Soju

It's Korea's national spirit, but there's a world of variety here

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Korea may be making great headway on the craft beer front, but it’s in spirits that the nation is truly smashing it. We may not see much of it in the UK, but traditional Korean Soju is the best-selling category of spirit in the world.

Compared to other spirits, the definition of Soju is – to say the very least – loose. Dating back to the 13th Century, Soju sprang out of distilling knowledge introduced during the Mongol invasions of the Korean peninsula. The word Soju means ‘burned liquor’ and refers to the practice of boiling traditional Korean rice wine in a kind of cauldron topped with a soju gori distillation hood, to drive off the alcohol and create a clear spirit. 

This relatively small-scale craft was thrown up in the air during the mid-1960s, when a shortage of rice for food prompted the South Korean government to ban the traditional method of distillation. The entire industry switched to using concentrated commercial alcohol – made primarily from high-yield sources including sweet potato and tapioca – which was then watered down and mixed with flavourings and sweeteners such as saccharin and stevia.

The prohibition of rice distillation was lifted 25 years later, but the traditional industry did not bounce back, and most South Korean soju is still made using industrially-produced ethanol from a single supplier. In tandem with this, the alcohol content has steadily dropped as some manufacturers have increased their dilution ratio, resulting in a range of strengths from around 16% to a more spirit-like 53%.

The end of the rice ban also coincided with the explosion of soju onto the international market, particularly in the far east. Jinro soju has been the world’s biggest-selling spirit brand by volume for over a decade, outpacing its nearest rival – the Thai spirit Ruang Khao – two-fold, and shifting three times as much as Smirnoff.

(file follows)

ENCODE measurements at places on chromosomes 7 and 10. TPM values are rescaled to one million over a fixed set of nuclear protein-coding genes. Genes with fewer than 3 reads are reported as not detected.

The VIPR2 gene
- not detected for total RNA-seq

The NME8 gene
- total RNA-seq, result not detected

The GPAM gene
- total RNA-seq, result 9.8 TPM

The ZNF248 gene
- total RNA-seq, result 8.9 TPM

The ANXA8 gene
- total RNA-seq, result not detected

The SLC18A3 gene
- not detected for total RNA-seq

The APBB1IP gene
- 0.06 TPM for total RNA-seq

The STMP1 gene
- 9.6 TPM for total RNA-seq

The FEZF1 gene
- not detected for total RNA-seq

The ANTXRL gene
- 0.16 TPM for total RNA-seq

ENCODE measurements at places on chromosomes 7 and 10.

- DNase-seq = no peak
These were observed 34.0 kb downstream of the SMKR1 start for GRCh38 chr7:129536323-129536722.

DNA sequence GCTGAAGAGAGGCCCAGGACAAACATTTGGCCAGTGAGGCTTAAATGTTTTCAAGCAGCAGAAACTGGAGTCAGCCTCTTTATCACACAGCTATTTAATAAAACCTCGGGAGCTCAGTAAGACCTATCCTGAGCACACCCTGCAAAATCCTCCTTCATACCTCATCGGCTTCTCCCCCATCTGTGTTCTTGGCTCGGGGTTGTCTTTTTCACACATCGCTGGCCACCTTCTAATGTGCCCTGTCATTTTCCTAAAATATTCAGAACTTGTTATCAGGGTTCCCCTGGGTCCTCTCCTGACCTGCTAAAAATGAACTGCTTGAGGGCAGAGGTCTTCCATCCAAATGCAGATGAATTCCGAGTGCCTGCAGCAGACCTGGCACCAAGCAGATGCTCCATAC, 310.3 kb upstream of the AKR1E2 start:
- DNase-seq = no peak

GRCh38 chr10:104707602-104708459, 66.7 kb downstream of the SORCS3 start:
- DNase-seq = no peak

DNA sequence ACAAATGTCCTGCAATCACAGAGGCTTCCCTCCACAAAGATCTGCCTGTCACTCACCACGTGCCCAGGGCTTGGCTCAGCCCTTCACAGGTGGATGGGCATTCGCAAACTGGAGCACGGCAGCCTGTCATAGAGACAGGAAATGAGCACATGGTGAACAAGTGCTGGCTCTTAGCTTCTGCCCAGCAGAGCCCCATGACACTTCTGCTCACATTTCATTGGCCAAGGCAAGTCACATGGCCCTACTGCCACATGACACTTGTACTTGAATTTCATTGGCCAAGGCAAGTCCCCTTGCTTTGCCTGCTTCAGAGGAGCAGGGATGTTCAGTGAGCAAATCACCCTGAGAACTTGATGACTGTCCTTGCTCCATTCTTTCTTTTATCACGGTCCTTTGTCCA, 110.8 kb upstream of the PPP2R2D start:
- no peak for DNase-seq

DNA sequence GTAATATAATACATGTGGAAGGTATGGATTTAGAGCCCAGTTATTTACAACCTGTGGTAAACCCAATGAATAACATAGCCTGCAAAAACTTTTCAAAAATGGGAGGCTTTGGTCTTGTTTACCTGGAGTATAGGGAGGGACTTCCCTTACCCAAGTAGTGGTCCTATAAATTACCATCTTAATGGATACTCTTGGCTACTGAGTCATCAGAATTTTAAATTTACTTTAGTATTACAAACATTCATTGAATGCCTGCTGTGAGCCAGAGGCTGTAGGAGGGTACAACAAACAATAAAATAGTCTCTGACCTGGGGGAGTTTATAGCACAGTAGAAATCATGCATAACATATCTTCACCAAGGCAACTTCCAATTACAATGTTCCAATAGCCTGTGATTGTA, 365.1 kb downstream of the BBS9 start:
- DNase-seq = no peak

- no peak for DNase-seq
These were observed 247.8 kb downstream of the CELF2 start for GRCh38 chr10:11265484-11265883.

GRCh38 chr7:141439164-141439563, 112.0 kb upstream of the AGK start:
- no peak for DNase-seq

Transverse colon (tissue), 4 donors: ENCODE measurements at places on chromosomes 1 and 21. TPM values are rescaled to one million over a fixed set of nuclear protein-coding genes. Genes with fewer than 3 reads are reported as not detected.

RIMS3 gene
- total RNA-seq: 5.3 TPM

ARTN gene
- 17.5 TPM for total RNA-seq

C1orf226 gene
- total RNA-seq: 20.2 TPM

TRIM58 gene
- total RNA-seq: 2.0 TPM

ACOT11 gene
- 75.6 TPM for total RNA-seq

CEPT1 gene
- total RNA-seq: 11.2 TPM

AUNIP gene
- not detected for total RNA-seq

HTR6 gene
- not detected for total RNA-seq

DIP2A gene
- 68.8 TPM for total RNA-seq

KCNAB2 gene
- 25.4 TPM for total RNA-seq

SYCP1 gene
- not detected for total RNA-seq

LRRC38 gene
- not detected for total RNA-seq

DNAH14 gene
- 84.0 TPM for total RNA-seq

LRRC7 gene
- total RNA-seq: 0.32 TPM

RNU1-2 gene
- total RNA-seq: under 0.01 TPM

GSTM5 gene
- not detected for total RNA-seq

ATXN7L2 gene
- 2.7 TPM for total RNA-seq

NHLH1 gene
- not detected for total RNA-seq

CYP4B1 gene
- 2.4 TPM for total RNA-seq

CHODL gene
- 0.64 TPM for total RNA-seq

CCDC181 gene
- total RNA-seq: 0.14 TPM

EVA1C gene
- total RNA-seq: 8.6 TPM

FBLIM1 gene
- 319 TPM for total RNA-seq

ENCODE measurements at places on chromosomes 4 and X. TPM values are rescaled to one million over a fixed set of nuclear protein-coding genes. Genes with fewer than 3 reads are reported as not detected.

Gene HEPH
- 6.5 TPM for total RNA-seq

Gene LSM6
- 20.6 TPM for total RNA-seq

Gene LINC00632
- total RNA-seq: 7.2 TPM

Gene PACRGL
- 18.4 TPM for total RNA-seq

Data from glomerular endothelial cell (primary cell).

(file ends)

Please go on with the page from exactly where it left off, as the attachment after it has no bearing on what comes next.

The traditional approach has not died out completely though, and several parts of the country have seen a resurgence in distilling from rice, creating a new category of highly-regarded premium Soju. These brands are beginning to pop up in the UK, so look out for Chamisul, Chum-Churum (surely Mary Poppins’ tipple of choice) and the much-treasured Andong. Unlike cheaper soju, which are really only good as the base of equally cheap cocktails, these traditional spirits can be enjoyed neat, pair well with food, and are quite subtly flavoured; sweet and grainy, with a soft, buttery mouthfeel. 

As beer lovers, we should be particularly interested in the art of ‘somac’: basically, mixing beer and soju (or ‘manufacturing’ as the locals call it) in different ratios. So popular is this practice that many Korean beer glasses come with measurements printed up the side, so drinkers can indulge in their own bar-top manufacturing. Mixing technique is a matter of personal taste, though many connoisseurs go for an extravagant swirling vortex, which inevitably results in spilled booze and attendant hilarity.

Drink like a local

Nobody wants to look like they’ve just stepped off the boat when drinking in another country, and Korea has some pretty firmly-held views when it comes to drinking etiquette. Many of these traditions date back at least 700 years, and their teaching from one generation to the next remains a treasured rite of passage. Of course, quite how rigorously they will be enforced in a hip Seoul craft bar is questionable, but there’s definitely no harm in letting people see you know what you’re doing, especially in a country that has among the highest per-capita alcohol consumption in the world. Here’s our basic guide to not causing a major diplomatic incident.

  • Don’t drink alone. It’s a group activity.
  • It’s considered bad form to fill your own glass. Finish your drink and someone will refill it pretty swiftly.
  • When your glass is being filled, hold it with both hands.
  • If you see someone’s glass is empty, offer to refill it. Again, it’s best to hold the bottle with both hands. 
  • Age and status are a big deal. If you’re drinking with someone older or of a clearly higher status, it’s polite to turn away from them as you drink (some sticklers will even cover their mouth with a hand).
  • Top tip: If you’ve had enough, simply don’t finish your drink. Nobody will top up an unfinished glass.

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